The Hartley huts are three squat buildings at the entrance to Canning Dock. They were built in 1844 for the ‘gatemen’, those charged with operating the gates to allow ships to enter and leave the docks, some of which would be on their way to the graving docks nearby.
The working life of a gateman was not glamorous, with the gates having to be operated whenever the tide was right – even if this was in the middle of the night. On the plus side, these substantial buildings were heated, and had gas lighting. They might even have been cosy! The position of these huts gave the team a panoramic view of boats approaching.
Standing on the quay of the dock
The architectural style used for the buildings was ‘cyclopean’, which was similar to that used in the construction of other parts of the dock quays. The most obvious place to look is in the wall of the very dock in which the huts stand. The technique uses large blocks interspersed with smaller ones, expertly cut so that they make an impressively smooth surface, each block keying tightly into the next. This is a key characteristic of Jesse Hartley’s architectural style.
Dock huts after their heyday
Along with much of Liverpool’s dock estate, the huts became surplus to requirements. They were empty for many years, though they were adopted as part of Liverpool Museum’s security team. In recent years they are again empty, but Liz Stewart, Lead Curator of Archaeology & Historic Environment at the Museum of Liverpool and currently Head of Liverpool Museum (interim, though congrats to Liz!) wants to see them put to better use.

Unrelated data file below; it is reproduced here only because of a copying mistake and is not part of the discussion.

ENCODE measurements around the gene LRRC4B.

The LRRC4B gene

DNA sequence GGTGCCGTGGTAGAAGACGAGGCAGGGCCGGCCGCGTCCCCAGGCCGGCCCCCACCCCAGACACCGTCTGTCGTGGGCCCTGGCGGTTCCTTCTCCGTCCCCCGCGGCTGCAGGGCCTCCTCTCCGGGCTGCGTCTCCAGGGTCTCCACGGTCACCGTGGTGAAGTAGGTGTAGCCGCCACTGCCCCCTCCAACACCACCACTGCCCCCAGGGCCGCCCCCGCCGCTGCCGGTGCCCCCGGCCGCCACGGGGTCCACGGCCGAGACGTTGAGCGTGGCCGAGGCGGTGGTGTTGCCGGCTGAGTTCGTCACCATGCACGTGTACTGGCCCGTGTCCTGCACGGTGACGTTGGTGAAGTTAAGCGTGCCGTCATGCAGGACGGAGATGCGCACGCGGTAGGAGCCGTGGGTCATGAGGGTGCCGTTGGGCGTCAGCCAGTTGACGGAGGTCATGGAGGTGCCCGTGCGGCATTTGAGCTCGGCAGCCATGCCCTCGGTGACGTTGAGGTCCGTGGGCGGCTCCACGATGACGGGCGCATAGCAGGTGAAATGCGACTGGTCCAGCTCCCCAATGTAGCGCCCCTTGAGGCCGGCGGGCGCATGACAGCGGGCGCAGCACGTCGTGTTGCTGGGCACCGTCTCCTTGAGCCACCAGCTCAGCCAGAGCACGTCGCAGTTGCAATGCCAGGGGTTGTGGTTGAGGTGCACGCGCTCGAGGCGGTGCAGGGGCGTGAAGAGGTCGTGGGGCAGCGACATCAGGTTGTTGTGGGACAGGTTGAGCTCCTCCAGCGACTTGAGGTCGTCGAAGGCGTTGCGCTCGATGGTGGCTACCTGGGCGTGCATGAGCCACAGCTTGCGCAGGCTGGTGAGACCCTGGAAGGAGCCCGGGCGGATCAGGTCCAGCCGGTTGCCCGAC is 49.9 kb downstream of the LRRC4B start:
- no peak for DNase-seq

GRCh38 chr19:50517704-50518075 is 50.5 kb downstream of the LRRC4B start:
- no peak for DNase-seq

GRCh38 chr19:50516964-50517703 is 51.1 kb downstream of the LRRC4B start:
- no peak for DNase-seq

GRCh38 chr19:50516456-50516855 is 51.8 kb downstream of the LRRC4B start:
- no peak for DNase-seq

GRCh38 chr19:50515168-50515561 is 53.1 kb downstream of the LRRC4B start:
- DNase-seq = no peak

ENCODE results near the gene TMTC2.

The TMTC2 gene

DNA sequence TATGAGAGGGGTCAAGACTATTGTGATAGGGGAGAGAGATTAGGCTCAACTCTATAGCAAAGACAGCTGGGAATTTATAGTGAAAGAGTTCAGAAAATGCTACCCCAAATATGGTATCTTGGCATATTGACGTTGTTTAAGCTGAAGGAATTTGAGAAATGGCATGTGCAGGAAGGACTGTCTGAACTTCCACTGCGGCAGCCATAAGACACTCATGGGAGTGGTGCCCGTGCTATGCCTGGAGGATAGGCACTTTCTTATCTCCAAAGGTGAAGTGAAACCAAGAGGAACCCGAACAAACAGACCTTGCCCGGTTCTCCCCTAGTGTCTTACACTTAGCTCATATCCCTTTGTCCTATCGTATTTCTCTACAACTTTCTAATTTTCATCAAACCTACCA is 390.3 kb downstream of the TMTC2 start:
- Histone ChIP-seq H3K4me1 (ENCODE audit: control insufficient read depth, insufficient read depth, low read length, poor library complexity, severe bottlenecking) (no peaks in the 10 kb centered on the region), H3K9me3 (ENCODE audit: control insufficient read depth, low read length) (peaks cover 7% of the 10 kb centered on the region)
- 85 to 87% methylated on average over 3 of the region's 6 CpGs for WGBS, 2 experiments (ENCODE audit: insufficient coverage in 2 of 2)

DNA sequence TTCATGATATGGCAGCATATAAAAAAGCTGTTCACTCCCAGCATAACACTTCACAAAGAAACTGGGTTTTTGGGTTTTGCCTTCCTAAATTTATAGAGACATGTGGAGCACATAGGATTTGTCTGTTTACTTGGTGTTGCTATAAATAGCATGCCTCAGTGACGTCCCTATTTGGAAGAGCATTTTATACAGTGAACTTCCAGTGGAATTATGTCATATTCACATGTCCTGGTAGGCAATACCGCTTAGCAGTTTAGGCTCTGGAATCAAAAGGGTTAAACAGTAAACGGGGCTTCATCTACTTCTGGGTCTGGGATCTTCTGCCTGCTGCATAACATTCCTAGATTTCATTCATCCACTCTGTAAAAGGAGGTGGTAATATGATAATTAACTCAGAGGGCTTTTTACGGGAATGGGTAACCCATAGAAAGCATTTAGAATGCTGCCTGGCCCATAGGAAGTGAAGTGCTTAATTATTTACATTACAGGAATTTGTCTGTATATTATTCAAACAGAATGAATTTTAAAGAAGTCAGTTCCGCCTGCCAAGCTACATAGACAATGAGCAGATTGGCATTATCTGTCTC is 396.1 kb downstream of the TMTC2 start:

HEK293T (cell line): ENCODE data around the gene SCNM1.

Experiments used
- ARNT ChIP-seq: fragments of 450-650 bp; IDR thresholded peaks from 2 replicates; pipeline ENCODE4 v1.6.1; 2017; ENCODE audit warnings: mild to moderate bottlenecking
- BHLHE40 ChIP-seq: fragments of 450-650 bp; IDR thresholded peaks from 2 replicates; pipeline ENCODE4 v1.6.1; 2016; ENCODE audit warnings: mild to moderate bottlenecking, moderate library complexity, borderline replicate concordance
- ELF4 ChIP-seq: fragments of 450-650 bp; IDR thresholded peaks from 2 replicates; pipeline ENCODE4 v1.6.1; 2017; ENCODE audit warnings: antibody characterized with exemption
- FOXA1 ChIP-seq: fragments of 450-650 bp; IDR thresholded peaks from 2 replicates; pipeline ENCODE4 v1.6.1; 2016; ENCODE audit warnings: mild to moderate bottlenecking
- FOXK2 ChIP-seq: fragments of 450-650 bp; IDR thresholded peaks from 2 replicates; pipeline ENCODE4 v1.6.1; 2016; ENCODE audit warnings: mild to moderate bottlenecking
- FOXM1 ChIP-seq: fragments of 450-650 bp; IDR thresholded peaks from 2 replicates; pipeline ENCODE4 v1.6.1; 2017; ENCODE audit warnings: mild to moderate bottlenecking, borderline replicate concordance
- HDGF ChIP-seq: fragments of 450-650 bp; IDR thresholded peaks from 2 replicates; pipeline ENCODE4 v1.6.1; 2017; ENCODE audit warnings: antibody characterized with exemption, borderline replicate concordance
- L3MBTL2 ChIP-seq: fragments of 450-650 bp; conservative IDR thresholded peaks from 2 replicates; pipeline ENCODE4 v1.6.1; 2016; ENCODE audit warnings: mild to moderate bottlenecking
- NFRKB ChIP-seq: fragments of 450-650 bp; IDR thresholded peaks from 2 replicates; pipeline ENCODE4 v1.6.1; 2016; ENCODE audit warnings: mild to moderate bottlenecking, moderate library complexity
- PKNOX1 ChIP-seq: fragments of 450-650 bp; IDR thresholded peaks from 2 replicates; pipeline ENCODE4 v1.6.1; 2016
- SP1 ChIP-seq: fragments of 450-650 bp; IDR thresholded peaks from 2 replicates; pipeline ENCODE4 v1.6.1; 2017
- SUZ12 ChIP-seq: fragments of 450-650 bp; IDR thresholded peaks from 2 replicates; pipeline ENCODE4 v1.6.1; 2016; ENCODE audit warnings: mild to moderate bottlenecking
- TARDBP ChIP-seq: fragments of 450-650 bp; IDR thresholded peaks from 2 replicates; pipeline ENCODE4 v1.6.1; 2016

Liz told Radio Merseyside’s Paul Salt that she hoped they could be used, for instance, as refreshment stalls. Not only would this add new services to visitors, it would also go some way towards making these inegral parts of the dock estate more accessible to the general public. This will be just part of a wider project to improve the whole area around the Museum of Liverpool.
This post takes its information from an interview with Liz Stewart, on the BBC Sounds website (accessed 4th april 2022): https://www.bbc.co.uk/sounds/play/p0bn9zyv